La storia del corpo umano by Daniel E. Lieberman

By Daniel E. Lieberman

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Sample text

There was a touch of it here, looking down at the ocean rolling endlessly in from the horizon; here high above the beach road with its crawling traffic, its dotting of lights. The outline of beach houses zigzagged against the sky but did not obscure the pale waste of sand, the dark restless waters beyond. He didn’t know why he hadn’t come out here before. It wasn’t far. He didn’t even know why he’d come tonight. When he got on the bus, he had no destination. Just the restlessness. And the bus brought him here.

Bus. After he boarded it, he saw by his watch that it was still early, a little past eleven o’clock. There were only two passengers, working men in working clothes. Dix sat in the front seat, his face turned to the window. Away from the dull lights of the interior. Others boarded the bus as it rumbled along Wilshire through Santa Monica, into Westwood. He didn’t turn his head to look at the others but he could see their reflections in the window pane. There was no one worth looking at. The fog thinned as the bus left Westwood and hurried through the dark lane framed by the woodland golf course.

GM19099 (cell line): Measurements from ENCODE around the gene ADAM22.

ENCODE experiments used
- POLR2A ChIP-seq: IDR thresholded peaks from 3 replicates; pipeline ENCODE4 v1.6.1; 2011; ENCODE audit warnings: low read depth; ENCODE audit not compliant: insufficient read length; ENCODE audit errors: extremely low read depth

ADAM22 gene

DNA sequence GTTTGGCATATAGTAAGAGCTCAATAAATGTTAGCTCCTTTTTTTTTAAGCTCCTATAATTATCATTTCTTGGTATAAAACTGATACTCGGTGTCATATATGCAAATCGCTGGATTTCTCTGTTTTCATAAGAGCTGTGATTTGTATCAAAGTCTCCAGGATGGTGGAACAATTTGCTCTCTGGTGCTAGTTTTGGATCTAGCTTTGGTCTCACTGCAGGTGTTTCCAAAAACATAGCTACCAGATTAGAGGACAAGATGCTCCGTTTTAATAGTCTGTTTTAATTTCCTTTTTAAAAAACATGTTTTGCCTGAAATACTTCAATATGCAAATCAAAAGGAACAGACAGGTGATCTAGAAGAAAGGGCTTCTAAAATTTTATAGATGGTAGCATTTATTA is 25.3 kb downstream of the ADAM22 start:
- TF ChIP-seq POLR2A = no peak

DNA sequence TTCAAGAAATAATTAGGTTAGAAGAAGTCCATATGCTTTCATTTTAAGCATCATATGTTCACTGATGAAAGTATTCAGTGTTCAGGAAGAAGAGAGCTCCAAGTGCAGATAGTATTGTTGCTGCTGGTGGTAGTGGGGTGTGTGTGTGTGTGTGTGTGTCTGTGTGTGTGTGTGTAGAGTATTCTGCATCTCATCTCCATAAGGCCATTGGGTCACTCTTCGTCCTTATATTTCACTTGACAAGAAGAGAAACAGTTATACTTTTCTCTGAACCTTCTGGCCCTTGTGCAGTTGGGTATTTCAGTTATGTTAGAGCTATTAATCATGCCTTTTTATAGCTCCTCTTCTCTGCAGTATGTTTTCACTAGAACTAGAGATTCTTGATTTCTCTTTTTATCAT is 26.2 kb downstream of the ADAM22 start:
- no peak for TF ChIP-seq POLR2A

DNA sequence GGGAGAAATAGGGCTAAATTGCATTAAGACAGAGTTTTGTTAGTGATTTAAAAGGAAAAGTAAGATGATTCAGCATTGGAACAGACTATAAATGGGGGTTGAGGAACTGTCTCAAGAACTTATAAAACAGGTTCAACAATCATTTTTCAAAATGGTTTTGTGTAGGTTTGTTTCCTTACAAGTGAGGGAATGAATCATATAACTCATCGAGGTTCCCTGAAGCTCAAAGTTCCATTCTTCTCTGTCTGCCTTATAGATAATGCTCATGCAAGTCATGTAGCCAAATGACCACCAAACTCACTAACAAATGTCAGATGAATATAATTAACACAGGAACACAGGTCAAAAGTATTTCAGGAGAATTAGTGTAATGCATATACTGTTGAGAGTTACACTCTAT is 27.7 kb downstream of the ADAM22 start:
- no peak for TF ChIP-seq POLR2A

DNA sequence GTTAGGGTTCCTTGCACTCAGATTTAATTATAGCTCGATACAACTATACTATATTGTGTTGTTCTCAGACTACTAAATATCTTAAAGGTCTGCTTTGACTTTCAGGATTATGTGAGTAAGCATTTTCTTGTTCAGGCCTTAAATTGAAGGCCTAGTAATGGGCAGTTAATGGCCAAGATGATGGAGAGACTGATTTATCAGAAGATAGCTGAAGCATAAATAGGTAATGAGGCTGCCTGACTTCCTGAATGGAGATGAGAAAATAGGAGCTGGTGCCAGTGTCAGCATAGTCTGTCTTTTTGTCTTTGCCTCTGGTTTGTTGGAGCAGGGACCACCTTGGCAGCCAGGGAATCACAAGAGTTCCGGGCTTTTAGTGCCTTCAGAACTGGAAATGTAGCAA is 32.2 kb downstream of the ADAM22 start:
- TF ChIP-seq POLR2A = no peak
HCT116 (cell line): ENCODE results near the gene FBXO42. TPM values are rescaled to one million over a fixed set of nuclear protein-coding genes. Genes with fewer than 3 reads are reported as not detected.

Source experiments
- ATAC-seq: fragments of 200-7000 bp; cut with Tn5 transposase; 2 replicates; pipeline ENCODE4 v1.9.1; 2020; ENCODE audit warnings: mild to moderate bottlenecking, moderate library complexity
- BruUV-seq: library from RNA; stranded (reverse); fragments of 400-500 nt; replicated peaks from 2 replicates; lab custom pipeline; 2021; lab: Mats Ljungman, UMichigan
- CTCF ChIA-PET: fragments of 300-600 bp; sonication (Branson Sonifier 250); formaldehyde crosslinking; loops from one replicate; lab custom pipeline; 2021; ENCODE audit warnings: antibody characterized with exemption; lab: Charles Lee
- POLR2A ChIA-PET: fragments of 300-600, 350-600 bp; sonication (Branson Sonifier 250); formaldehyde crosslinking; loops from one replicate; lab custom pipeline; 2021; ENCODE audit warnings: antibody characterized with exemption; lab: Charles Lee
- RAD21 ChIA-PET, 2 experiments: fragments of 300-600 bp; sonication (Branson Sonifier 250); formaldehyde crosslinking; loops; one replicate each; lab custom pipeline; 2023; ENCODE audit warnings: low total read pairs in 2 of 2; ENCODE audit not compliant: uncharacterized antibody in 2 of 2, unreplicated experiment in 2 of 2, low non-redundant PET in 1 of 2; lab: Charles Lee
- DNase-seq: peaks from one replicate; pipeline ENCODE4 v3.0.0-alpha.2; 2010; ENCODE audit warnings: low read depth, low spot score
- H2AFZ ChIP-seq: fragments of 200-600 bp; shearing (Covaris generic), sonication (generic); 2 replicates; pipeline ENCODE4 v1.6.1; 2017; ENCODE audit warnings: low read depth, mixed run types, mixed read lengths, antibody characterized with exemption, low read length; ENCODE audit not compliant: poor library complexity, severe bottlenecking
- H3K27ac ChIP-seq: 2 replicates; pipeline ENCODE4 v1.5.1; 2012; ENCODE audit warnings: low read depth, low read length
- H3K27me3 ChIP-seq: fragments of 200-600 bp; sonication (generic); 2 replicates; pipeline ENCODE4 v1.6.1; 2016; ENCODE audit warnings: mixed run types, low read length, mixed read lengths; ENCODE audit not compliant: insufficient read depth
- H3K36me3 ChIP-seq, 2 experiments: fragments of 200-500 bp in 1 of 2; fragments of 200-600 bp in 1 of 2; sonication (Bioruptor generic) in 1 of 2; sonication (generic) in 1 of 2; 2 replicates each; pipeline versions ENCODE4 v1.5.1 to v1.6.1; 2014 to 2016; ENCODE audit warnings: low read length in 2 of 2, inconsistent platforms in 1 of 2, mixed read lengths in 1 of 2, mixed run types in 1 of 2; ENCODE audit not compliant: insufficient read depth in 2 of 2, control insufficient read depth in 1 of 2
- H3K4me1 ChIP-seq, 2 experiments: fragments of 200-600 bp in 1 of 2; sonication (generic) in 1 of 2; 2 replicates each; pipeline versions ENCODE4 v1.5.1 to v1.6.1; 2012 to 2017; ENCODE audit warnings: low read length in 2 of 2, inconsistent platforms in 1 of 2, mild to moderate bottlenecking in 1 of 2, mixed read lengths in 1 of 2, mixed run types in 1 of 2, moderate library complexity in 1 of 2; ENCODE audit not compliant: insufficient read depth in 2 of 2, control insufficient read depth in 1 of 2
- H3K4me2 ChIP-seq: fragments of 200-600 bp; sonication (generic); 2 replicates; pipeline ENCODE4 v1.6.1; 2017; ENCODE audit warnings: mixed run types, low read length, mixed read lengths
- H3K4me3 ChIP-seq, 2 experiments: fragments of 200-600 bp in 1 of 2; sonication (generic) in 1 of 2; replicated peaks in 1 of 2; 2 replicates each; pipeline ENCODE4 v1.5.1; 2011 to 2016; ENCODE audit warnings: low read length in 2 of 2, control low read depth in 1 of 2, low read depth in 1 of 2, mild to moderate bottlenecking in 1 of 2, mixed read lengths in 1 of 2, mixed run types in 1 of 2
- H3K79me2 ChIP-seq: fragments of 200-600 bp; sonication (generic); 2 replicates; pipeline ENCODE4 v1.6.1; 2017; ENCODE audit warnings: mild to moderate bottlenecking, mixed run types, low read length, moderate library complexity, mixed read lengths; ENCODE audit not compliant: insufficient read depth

He drank again. ” Dix had listened with his face, a half smile, but he kept his eyes on his beer glass. His mouth was sharp with questions, they were like tacks pricking his tongue. Brub had finished and was waiting for him to speak. He said easily, “So you took the easy job. No investments or law for you. Sherlock Nicolai. ” Brub wailed. ” “You know Brub,” Sylvia sighed. “Whatever he does, he does with both heads. ” Dix laughed, setting down his beer glass. It was time to go. Time to put space between himself and the Nicolais.

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